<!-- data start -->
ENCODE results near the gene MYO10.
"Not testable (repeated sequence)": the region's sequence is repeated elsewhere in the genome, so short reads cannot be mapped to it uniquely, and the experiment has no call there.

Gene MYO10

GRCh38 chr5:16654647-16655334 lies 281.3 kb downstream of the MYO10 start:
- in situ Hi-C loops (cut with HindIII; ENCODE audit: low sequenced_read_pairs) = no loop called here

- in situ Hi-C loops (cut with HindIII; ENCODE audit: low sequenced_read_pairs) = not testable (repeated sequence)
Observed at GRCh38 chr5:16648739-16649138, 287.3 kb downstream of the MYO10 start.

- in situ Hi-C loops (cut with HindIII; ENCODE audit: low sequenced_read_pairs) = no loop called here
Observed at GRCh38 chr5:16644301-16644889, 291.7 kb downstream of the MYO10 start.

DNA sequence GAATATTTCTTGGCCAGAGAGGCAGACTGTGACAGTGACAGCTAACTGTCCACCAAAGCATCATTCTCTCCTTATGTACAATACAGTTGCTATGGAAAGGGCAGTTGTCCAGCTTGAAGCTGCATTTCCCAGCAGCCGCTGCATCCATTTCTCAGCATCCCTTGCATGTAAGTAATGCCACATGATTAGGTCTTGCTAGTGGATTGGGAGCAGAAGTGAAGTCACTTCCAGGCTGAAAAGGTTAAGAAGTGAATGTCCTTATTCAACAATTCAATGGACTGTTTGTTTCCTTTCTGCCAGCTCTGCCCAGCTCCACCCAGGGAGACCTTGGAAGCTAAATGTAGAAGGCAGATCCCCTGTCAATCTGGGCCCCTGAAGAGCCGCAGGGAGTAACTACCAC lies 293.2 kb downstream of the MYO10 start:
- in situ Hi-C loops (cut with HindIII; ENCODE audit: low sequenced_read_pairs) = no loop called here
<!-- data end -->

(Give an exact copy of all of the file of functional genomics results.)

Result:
ENCODE results near the gene MYO10.
"Not testable (repeated sequence)": the region's sequence is repeated elsewhere in the genome, so short reads cannot be mapped to it uniquely, and the experiment has no call there.

Gene MYO10

GRCh38 chr5:16654647-16655334 lies 281.3 kb downstream of the MYO10 start:
- in situ Hi-C loops (cut with HindIII; ENCODE audit: low sequenced_read_pairs) = no loop called here

- in situ Hi-C loops (cut with HindIII; ENCODE audit: low sequenced_read_pairs) = not testable (repeated sequence)
Observed at GRCh38 chr5:16648739-16649138, 287.3 kb downstream of the MYO10 start.

- in situ Hi-C loops (cut with HindIII; ENCODE audit: low sequenced_read_pairs) = no loop called here
Observed at GRCh38 chr5:16644301-16644889, 291.7 kb downstream of the MYO10 start.

DNA sequence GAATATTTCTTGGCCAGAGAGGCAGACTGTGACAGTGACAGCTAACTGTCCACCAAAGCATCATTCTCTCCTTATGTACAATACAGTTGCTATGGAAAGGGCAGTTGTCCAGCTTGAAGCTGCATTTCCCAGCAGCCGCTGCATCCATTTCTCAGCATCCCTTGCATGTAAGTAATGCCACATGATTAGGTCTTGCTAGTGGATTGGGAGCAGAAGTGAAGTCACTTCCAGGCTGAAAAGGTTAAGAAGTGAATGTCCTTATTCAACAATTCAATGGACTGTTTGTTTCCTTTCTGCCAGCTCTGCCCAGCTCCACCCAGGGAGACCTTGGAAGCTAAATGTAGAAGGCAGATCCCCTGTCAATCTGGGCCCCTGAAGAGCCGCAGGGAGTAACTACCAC lies 293.2 kb downstream of the MYO10 start:
- in situ Hi-C loops (cut with HindIII; ENCODE audit: low sequenced_read_pairs) = no loop called here